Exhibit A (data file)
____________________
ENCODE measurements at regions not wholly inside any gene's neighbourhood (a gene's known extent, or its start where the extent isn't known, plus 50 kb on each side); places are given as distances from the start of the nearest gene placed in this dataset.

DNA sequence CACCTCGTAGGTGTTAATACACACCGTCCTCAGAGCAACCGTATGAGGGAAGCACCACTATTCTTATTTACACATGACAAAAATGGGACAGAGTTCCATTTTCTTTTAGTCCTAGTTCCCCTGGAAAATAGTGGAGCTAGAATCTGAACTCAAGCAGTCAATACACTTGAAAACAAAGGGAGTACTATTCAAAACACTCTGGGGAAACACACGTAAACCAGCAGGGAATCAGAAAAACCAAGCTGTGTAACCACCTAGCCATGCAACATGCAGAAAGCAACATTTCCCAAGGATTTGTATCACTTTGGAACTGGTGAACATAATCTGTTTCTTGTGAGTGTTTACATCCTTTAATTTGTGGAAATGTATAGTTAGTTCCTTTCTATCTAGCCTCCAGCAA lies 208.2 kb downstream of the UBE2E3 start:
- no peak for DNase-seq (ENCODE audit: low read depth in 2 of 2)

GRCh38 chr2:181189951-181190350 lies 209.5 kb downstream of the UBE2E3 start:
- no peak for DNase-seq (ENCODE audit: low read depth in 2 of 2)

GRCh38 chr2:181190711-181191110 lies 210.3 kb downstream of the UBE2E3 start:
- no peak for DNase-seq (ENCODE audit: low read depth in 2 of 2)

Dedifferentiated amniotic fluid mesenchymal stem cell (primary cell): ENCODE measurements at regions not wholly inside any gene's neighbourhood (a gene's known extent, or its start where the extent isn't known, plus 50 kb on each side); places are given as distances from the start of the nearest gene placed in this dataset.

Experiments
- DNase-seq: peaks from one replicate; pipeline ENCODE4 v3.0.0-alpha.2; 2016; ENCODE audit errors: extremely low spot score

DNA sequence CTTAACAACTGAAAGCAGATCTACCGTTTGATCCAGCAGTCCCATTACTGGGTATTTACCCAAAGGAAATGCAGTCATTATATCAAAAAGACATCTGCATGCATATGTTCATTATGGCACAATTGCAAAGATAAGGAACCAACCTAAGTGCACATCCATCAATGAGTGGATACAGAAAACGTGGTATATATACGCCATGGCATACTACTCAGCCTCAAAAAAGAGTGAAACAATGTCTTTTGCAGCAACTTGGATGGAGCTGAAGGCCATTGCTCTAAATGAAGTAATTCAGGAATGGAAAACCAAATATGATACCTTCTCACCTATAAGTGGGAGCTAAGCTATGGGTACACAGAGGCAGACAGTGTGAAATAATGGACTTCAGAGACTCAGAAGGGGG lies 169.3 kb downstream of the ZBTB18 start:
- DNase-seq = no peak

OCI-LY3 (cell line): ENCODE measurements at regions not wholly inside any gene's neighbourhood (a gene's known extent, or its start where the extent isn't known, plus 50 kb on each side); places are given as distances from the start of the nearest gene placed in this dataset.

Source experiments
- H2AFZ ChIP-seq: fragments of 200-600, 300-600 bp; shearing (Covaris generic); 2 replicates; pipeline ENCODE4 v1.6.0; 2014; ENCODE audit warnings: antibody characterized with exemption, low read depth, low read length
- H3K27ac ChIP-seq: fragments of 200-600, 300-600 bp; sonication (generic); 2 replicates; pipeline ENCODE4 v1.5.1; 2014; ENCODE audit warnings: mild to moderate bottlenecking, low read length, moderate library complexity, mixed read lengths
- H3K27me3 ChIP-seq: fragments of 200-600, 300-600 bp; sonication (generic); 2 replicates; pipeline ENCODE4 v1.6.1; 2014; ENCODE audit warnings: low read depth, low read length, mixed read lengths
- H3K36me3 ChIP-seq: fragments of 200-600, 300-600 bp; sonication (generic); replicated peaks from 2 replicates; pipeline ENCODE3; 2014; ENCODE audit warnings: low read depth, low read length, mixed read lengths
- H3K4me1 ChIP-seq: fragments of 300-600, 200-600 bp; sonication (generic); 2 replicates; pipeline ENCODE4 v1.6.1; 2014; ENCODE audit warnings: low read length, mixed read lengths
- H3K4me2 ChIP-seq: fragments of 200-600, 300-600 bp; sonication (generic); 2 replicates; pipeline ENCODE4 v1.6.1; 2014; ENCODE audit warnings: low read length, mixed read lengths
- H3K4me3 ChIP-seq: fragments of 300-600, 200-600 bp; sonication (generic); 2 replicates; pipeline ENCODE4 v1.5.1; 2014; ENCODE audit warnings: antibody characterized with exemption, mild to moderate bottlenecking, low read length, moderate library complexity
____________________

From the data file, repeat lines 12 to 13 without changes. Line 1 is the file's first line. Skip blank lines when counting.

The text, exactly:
- DNase-seq = no peak

OCI-LY3 (cell line): ENCODE measurements at regions not wholly inside any gene's neighbourhood (a gene's known extent, or its start where the extent isn't known, plus 50 kb on each side); places are given as distances from the start of the nearest gene placed in this dataset.